Shore Juniper, Juniperus conferta Nov 3, 2010 3010-1498
Red Twig Dogwoods, Tatarian Dogwood (Cornus alba) and Redosier Dogwood (Cornus sericea) Nov 3, 2010 3010-1497
Oriental Arborvitae, Thuja orientalis (also known as Platycladus orientalis) Nov 3, 2010 3010-1496
Mugo Pine, Pinus mugo Nov 3, 2010 3010-1495
Mountain-Laurel, Kalmia latifolia Nov 3, 2010 3010-1494
Lilacs, Syringa spp. Nov 3, 2010 3010-1493
Japanese Pieris, Pieris japonica Nov 3, 2010 3010-1492
Japanese Pachysandra, Japanese Spurge, Pachysandra terminalis Nov 3, 2010 3010-1491
Japanese Garden Juniper, Juniperus procumbens ‘Nana’ Nov 3, 2010 3010-1490
Heaths (several species of Erica) and Heathers (Calluna vulgaris) Nov 3, 2010 3010-1489
Glossy Abelia, Abelia ×grandiflora Nov 3, 2010 3010-1488
Giant Arborviatae, Western Arborvitae, Thuja plicata Nov 3, 2010 3010-1487
Garden Sumacs, Rhus spp. Nov 3, 2010 3010-1486
Franklinia, Franklinia alatamaha Nov 3, 2010 3010-1485
Flowering Dogwood, Cornus florida Nov 3, 2010 3010-1484
Flowering Crabapple, Malus spp. Nov 3, 2010 3010-1483
Evergreen Hollies, (Ilex spp.) Nov 3, 2010 3010-1482
European Larch, Larix decidua Nov 3, 2010 3010-1481
European Hornbeam, Carpinus betulus Nov 3, 2010 3010-1480
European Cranberrybush Viburnum (Guelder Rose), Viburnum opulus Nov 3, 2010 3010-1479
English Ivy, Hedera helix Nov 3, 2010 3010-1478
Eastern Redcedar, Juniperus virginiana Nov 3, 2010 3010-1477
Eastern Arborvitae, American Arborvitae, White Cedar, Thuja occidentalis Nov 3, 2010 3010-1476
Dwarf Alberta Spruce, Picea glauca ‘Conica’ Nov 3, 2010 3010-1475
Dawn Redwood, Metasequoia glyptostroboides Nov 3, 2010 3010-1474
Creeping Juniper, Juniperus horizontalis Nov 3, 2010 3010-1473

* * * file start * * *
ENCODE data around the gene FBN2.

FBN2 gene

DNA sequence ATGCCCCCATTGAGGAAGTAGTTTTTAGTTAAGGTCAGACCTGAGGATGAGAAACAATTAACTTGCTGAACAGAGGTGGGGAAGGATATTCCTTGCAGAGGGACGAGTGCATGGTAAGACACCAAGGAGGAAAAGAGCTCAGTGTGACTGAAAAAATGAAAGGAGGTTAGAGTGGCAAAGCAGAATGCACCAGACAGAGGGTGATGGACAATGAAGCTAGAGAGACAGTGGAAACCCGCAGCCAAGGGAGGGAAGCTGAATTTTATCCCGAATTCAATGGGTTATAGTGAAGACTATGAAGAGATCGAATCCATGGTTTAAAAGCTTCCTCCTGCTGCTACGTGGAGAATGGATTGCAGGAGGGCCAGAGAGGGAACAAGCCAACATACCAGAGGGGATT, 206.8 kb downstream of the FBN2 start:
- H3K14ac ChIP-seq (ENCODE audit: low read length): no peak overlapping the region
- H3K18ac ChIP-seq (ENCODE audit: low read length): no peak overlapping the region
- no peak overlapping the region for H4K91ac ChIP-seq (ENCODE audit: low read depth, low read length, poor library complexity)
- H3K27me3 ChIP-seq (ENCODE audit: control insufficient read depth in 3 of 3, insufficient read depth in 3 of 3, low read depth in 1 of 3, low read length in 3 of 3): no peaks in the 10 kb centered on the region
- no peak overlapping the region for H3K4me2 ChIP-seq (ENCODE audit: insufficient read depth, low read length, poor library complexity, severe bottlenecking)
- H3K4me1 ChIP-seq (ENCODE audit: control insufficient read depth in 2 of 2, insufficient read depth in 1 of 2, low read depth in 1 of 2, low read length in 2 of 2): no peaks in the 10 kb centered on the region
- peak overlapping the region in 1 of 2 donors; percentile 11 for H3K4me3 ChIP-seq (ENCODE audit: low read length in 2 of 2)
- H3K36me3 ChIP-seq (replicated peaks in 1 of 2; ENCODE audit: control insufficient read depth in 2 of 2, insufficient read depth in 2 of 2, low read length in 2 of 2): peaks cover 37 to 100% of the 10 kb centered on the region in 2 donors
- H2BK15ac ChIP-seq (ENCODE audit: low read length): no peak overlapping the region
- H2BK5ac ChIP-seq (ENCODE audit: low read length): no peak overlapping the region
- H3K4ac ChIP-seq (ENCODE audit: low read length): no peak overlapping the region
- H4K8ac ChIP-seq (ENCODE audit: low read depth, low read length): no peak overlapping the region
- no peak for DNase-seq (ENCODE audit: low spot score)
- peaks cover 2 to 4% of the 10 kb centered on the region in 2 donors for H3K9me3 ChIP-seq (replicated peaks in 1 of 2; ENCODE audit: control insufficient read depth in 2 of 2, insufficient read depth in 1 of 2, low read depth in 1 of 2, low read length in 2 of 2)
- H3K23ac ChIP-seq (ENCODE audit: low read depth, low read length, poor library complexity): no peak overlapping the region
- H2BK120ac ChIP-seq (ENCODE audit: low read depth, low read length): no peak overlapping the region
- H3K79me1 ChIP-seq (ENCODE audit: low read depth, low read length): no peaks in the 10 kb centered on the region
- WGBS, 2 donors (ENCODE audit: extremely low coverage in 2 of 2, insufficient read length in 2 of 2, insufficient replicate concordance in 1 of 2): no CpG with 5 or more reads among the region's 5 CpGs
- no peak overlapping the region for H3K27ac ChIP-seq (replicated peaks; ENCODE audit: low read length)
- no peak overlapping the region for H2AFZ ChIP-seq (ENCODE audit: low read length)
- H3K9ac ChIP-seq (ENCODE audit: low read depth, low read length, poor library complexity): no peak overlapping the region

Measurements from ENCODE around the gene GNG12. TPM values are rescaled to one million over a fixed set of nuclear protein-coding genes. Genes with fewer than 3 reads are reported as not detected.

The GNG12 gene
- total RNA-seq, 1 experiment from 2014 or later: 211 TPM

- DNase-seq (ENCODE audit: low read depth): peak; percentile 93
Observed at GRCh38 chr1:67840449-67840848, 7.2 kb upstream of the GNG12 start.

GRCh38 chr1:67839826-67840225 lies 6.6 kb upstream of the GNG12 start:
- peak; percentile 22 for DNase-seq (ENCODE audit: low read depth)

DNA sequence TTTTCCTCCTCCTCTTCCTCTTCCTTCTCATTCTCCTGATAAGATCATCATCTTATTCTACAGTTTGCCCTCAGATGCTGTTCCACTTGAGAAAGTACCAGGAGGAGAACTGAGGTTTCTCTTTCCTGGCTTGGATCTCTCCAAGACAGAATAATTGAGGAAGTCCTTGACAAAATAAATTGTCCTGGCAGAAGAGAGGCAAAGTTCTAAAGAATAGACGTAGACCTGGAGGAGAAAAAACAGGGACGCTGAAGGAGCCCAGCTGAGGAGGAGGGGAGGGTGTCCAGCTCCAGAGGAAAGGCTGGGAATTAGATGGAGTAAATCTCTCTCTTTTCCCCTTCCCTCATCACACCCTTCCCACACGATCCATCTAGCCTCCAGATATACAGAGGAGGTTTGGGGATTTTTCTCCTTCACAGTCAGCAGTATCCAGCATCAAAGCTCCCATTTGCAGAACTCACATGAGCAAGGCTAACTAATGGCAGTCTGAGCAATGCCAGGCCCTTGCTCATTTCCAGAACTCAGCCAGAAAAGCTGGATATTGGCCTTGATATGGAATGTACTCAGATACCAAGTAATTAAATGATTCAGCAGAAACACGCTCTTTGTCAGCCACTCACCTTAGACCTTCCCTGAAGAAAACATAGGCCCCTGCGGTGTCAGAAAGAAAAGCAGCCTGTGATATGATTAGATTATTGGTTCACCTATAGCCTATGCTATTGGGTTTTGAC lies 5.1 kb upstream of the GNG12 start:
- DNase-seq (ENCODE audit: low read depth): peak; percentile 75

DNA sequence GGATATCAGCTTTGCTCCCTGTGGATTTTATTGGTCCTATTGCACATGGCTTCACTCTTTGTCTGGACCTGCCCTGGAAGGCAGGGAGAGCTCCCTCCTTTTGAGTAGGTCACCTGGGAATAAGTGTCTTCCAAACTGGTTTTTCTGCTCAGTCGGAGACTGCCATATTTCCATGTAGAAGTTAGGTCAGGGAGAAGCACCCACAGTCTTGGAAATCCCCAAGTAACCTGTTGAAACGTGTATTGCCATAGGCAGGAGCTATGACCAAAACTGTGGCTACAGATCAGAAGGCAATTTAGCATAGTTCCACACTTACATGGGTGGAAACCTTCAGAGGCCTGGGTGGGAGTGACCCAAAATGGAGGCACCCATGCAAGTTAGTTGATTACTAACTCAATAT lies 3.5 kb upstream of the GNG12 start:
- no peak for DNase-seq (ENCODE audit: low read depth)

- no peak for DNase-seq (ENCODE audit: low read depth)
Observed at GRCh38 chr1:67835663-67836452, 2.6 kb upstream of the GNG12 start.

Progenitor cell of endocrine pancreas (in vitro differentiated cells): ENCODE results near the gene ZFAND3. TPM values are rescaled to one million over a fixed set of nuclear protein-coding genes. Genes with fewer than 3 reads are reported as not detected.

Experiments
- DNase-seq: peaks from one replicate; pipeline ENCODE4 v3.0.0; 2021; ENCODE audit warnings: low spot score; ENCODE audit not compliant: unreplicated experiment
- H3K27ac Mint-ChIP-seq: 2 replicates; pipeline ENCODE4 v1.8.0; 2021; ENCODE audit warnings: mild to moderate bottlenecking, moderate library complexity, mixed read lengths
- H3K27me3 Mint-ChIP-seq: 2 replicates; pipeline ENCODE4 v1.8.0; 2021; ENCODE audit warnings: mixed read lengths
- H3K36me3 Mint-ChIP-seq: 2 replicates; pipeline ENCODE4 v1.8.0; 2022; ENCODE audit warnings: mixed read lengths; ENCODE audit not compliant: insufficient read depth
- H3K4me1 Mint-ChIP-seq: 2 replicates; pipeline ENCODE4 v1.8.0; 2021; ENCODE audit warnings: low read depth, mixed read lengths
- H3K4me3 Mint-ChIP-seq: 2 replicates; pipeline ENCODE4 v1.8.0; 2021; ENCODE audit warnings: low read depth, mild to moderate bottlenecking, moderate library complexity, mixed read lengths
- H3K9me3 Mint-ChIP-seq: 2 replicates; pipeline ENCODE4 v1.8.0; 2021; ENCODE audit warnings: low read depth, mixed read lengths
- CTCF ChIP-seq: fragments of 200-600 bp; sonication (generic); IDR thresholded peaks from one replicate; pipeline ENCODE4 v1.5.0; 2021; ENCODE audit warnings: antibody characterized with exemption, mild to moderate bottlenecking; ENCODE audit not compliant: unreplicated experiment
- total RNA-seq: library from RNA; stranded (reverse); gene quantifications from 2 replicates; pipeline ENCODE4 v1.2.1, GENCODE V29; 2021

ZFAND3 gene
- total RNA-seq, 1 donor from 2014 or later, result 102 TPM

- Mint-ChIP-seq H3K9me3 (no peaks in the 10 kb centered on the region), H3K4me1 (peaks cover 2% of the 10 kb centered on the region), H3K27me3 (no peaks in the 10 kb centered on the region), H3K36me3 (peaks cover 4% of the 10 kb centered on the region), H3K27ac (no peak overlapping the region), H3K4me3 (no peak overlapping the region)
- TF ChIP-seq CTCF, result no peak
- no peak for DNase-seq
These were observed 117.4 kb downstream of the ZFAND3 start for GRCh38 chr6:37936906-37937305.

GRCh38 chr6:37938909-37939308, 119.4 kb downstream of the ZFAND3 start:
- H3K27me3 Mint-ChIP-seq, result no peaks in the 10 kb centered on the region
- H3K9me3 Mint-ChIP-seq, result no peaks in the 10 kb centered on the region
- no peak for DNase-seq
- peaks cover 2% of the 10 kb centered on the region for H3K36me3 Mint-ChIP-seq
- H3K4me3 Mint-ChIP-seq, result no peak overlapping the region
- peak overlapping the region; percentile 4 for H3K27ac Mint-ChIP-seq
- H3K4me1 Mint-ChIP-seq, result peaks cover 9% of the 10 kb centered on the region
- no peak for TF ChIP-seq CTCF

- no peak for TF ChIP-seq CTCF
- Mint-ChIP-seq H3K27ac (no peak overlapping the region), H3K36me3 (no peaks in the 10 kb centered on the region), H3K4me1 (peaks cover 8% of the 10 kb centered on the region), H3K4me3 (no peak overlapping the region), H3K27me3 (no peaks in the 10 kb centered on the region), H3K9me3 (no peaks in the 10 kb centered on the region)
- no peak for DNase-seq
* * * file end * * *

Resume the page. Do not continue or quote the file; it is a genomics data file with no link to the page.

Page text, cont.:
Cornelian Cherry Dogwood, Cornus mas Nov 3, 2010 3010-1472
Common Periwinkle, Lesser Periwinkle, Vinca minor Nov 3, 2010 3010-1471
Colorado Spruce, Picea pungens var. glauca Nov 3, 2010 3010-1470
Chinese Juniper, Juniperus chinensis Nov 3, 2010 3010-1469
Chastetree, Monk’s Pepper Tree, Vitex agnus-castus Nov 3, 2010 3010-1468
Cedars, Cedrus spp. Nov 3, 2010 3010-1467
Carolina Silverbell, Halesia carolina (formerly H. tetraptera) Nov 3, 2010 3010-1466
Canadian Hemlock, Tsuga canadensis Nov 3, 2010 3010-1465
Bradford Callery Pear (and other cultivars) Pyrus calleryana ‘Bradford’ Nov 3, 2010 3010-1464
Bigleaf Hydrangea, Hydrangea macrophylla Nov 3, 2010 3010-1463
Austrian Pine, Pinus nigra Nov 3, 2010 3010-1462
Hemlock Woolly Adelgid Jun 11, 2010 3006-1451
Bacterial Leaf Scorch of Landscape Trees Jan 11, 2010 3001-1433
Characteristics of Common Western Virginia Trees Dec 15, 2014 420-351 (ANR-118NP)
Emerald Ash Borer

Coleoptera: Buprestidae, Agrilus planipennis Fairmaire

Plants Attacked: Emerald ash borer (EAB) attacks all species of ash trees that grow in Virginia. Only Asian species of ash trees have shown any resistance to this pest.

May 1, 2009 2904-1290
Pales Weevil

Pales weevil feeds on all pines within its range. It will also feed, although to a lesser extent, on Douglas-fir, fir, hemlock, juniper, larch, northern white-cedar, and spruce.

Dec 11, 2014 2902-1102 (ENTO-103NP)
Yaupon Holly Cultivars

Summary:

Foliage: Evergreen broadleaf

Height: 5 to 20 feet (depending on cultivar)

Spread: 3 to 10 feet (depending on cultivar)

Shape: Compact mound

This and several other similar cultivars are used in landscapes as border plants or in mass. This species is very tolerant of most adverse landscape conditions. Some female cultivars have stems laden with very showy persistent red fruit. This species is suited to warmer areas of Virginia (zone 7 and higher).

May 1, 2009 2901-1079
Wintercreeper Euonymus

Summary:

Foliage: Evergreen broadleaf